The catch was that the documents with Braun's name in them didn't link him to PEDs in any direct way. That left the door open for a reasonable explanation, and Braun came through with one in a jiffy.
Braun said in a statement issued to the Journal Sentinel and other media outlets that his ties to Biogenesis, specifically clinic director Anthony Bosch, were due to a consultation stemming from Braun's run-in with MLB in the months bridging 2011 and 2012:
During the course of preparing for my successful appeal last year, my attorneys, who were previously familiar with Tony Bosch, used him as a consultant. More specifically, he answered questions about T/E ratio (testosterone to epitestosterone) and possibilities of tampering with samples.
There was a dispute over compensation for Bosch's work, which is why my lawyer and I are listed under 'money's owed' and not on any other list. I have nothing to hide and have never had any other relationship with Bosch. I will fully cooperate with any inquiry into this matter.
Initially, Braun's alibi seemed legit enough. It didn't look good that he had used the director of a seedy clinic as a consultant, but that didn't make the concept itself entirely unbelievable. And indeed, what was on paper didn't exactly dispute Braun's claim.
Then came more evidence uncovered by Outside the Lines, and suddenly Braun's alibi was on shaky ground:
The list was written in April, in the hand of Biogenesis of America clinic founder Anthony Bosch. Among the names is the Milwaukee Brewers' Ryan Braun, and to the right of that name is a figure: $1,500.
That list, a source familiar with Bosch's operation told 'Outside the Lines,' indicates that those players received performance-enhancing drugs from Bosch and owed him money. The document, one of dozens obtained by 'Outside the Lines,' suggests a closer link to Bosch and the now-shuttered clinic he ran in Coral Gables, Fla., than Braun has acknowledged.
Fast-forward to April, and Bosch was telling ESPN that he had "just answered a few questions" from Braun's legal team. But he also said that he had been "falsely accused" of distributing PEDs and that he had done nothing wrong, and then proceeded to discredit those words in early June when he agreed to cooperate with MLB's investigation—a development first reported by Outside the Lines.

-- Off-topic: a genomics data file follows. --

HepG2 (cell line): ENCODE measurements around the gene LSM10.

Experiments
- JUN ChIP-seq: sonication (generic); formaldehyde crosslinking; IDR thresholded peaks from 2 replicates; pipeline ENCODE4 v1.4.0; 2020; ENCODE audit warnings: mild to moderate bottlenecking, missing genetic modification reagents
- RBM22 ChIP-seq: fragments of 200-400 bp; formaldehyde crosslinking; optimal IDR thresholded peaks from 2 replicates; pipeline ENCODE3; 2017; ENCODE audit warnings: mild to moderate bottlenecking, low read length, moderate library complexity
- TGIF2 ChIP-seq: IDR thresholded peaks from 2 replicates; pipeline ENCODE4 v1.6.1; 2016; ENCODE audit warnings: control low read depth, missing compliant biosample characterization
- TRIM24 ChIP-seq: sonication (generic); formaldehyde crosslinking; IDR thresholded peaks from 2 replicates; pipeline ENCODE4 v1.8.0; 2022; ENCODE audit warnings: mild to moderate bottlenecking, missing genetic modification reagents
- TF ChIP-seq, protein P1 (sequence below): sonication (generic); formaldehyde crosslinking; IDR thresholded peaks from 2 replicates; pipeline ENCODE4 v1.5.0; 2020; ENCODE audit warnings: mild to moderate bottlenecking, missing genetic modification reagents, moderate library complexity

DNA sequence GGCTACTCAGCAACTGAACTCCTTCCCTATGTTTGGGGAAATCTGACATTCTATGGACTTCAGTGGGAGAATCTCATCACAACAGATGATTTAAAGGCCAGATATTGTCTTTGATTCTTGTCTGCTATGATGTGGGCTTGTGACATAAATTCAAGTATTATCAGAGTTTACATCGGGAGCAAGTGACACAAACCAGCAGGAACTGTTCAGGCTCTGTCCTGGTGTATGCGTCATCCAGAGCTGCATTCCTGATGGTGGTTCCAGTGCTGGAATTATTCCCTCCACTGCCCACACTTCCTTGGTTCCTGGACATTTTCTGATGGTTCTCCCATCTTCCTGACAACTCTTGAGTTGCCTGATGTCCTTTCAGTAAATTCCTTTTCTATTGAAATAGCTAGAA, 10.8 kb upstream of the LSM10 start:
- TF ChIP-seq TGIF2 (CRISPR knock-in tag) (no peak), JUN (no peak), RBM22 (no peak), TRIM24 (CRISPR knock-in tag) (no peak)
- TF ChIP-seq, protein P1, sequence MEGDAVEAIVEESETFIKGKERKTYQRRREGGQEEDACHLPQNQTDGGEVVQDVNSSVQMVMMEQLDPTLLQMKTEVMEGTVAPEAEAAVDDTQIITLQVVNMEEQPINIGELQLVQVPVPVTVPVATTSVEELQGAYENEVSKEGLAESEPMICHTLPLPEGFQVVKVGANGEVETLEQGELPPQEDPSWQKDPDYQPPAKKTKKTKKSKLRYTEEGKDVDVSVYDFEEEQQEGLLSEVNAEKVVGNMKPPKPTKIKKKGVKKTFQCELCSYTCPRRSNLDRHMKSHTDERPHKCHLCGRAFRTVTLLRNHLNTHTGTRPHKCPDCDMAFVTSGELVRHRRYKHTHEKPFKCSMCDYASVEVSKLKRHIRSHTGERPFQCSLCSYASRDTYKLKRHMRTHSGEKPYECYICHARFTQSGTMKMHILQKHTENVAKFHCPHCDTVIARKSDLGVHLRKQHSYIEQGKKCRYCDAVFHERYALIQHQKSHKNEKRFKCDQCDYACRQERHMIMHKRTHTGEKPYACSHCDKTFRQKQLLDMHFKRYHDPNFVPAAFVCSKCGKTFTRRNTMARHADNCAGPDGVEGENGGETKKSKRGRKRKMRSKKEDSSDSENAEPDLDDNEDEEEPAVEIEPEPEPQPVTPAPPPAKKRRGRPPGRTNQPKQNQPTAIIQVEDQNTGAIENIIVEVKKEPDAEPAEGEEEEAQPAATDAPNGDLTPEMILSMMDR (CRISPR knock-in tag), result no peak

Securing Bosch's cooperation was the break that the league needed, and at the time the message was that suspensions were coming. For both Braun and A-Rod, MLB had something extra-special in mind: 100-game bans rather than the usual 50-game ban that comes with a first-time violator of the league's PED ban.
Braun's reaction? About what you'd expect. As he usually does, he played it cool.
"The truth has not changed," said Braun, via MLBlogs.com. And later: "I’ve dealt with this off and on for the last year and a half, I guess. I think I’m pretty good at avoiding distractions."
This takes us right up to the present day, a time when Braun is being viewed with raised eyebrows for his unwillingness to answer MLB's questions about Biogenesis. He said he was going to "fully cooperate with any inquiry," but he drew a line at answering questions he didn't want to answer.
No, that doesn't automatically mean he has something to hide. And no, his refusal to answer MLB's questions isn't necessarily going to make it any easier for the league to suspend him. That will depend on the truth about his ties to Biogenesis, and Braun would have everyone listen to his usual refrain.
"In regards to that whole crazy situation, the truth still hasn't changed," Braun told MLB.com. "I'm still going to continue to respect the process and not discuss anything in the media."
The word from ESPN is that MLB is going to seek to suspend Braun, Rodriguez and as many as 20 other players sometime after the All-Star break. If that happens, Braun is going to find himself looking to make a fool of Major League Baseball once again.
If so, it must be acknowledged that Braun could very well emerge victorious once again. The first time he found himself squaring off with MLB, he was trying to do the seemingly impossible by debunking a positive test. By comparison, debunking what's going to amount to testimonies and a pile of circumstantial evidence doesn't sound so tough.
But Braun's reputation? It's probably screwed either way.
It certainly will be if MLB gets him. Braun will officially be branded a cheater and will carry the brand for the rest of his career. He'd be even worse off than all those stars of the Steroid Era, as Braun won't be able to play the "everyone was doing it" or the "it was the culture" cards. Not everyone in MLB is clean, but the league is undoubtedly cleaner now than it's been in years.
And even if Braun gets the better of MLB again, there will still be suspicion. Fans will undoubtedly be suspicious, and so will a few (or more than a few) writers. After all, any man who escapes dire punishment on two different occasions is either totally innocent or a really good escape artist.
History could well remember Braun as the latter. And if it comes to that, his history might never be honored with the plaque that once seemed destined to be his.
Note: Stats courtesy of Baseball-Reference.com.